Containment didn't have a huge influence on the park or Fright Nights itself but it definitely had a much larger impact in general than it gets credit for. It brought the concept of escape rooms to the attention of an audience base that may not have known about them. Escape rooms started to become more mainstream around the 2015/2016 period in the UK and with Thorpe Park opening Containment in 2015 as part of Fright Nights, putting live actors inside it kind of gave guests a brief experience of what it was like to do an escape room whilst keeping up with the scare factor that the park become known for during the Halloween period. In doing this the park had unconsciously helped to grow the escape room market from just a handful of attractions in 2014 to now more than 1500 rooms in the UK. Containment remained at the park until the end of the 2019 season having only undergone a couple of rooms within the attraction being changed over the years it opened to keep it fresh.
I've talked about positive influences for the park in the previous attractions but I think Vulcan Peak needs to be on this list because it taught Thorpe Park an incredibly valuable lesson. It taught them not to do things by half and to not take the piss out of their guests. Thorpe Park completely overhauled Fright Nights in 2018 and unfortunately the event that year is considered to be the weakest Fright Nights in its history. The two new mazes were dire but Vulcan Peak was by far the worst. It was a simple hooded walkthrough, following a rope. That was it. There was no real story, no ending, 1 maybe 2 actors at most who just did the bare minimum. It was dreadful and people weren't shy about voicing it. Thorpe Park, the event where they had ground breaking attractions and highly themed attractions and attractions that people genuinely fell in love with created this car crash of an attraction. One positive thing that Vulcan Peak actually achieved was that it got people talking about the event. It may not have been more positive reasons, but it got people talking and probably actually helped them as I think people wanted to see if it was as bad as everyone made out. 2018's event taught Thorpe Park that they need to take care and really respect Fright Nights for what it had become. They needed to go for quality, not quantity and that they just needed to plan better. Its a lesson the park took on board as in 2019 they Opened Creek Freak Massacre and redeemed themselves, but Vulcan Peak will always be a scare of what happened in 2018.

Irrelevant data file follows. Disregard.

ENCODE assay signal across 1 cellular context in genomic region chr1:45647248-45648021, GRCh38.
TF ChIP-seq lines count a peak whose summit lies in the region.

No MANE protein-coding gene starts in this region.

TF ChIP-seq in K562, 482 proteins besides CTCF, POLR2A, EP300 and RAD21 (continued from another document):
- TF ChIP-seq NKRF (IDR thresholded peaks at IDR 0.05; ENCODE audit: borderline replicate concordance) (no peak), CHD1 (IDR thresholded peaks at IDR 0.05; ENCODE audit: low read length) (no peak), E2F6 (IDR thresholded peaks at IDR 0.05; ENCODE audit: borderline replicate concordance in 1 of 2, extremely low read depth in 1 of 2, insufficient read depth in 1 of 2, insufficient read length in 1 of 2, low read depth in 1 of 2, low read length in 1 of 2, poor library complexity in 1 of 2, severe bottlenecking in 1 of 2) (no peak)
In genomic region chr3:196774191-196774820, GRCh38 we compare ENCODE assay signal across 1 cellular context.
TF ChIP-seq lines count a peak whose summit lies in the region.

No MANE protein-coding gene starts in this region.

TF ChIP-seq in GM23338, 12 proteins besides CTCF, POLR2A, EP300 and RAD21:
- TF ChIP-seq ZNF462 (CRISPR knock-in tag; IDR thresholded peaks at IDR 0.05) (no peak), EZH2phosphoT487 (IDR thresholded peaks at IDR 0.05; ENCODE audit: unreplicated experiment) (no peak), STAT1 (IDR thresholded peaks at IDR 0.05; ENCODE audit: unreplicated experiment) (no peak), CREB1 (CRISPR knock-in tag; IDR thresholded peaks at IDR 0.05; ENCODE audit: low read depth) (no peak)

TERROR AT AMITY HIGH
2018 may have been a terrible year for its mazes, but it introduced people to scare zones, which since their introduction have become better and better but there is one that started it and that is Terror at Amity High. Located near Stealth, these roaming characters would interact with guests and stay entirely in character for the whole night. They had to be quick witted and very sociable. Not only did they interact and try to scare guests they would also burst into dance in a flash mob every hour. All this combined into something really fun and really quite different for Thorpe Park and people loved it. It hasn't left the park yet and is going into its 4th year. It even could be argued that it was the inspiration for 2020 season when they had to change focus on what Frights Nights was due to the global pandemic. 2020 did see the introduction of quite a few scare zones, one of which was a near identical version of Terror at Amity High, just themed to werewolves instead of vampires. 2020's scare zones pretty much proved that the park needed them as well as mazes and they will be returning this year. Thorpe Park had tried to do a scare zone before with the Dead End: Terror Zone in 2010 but that one didn't work out as well as Terror did and It was a full 10 years since they would be reintroduced to the park.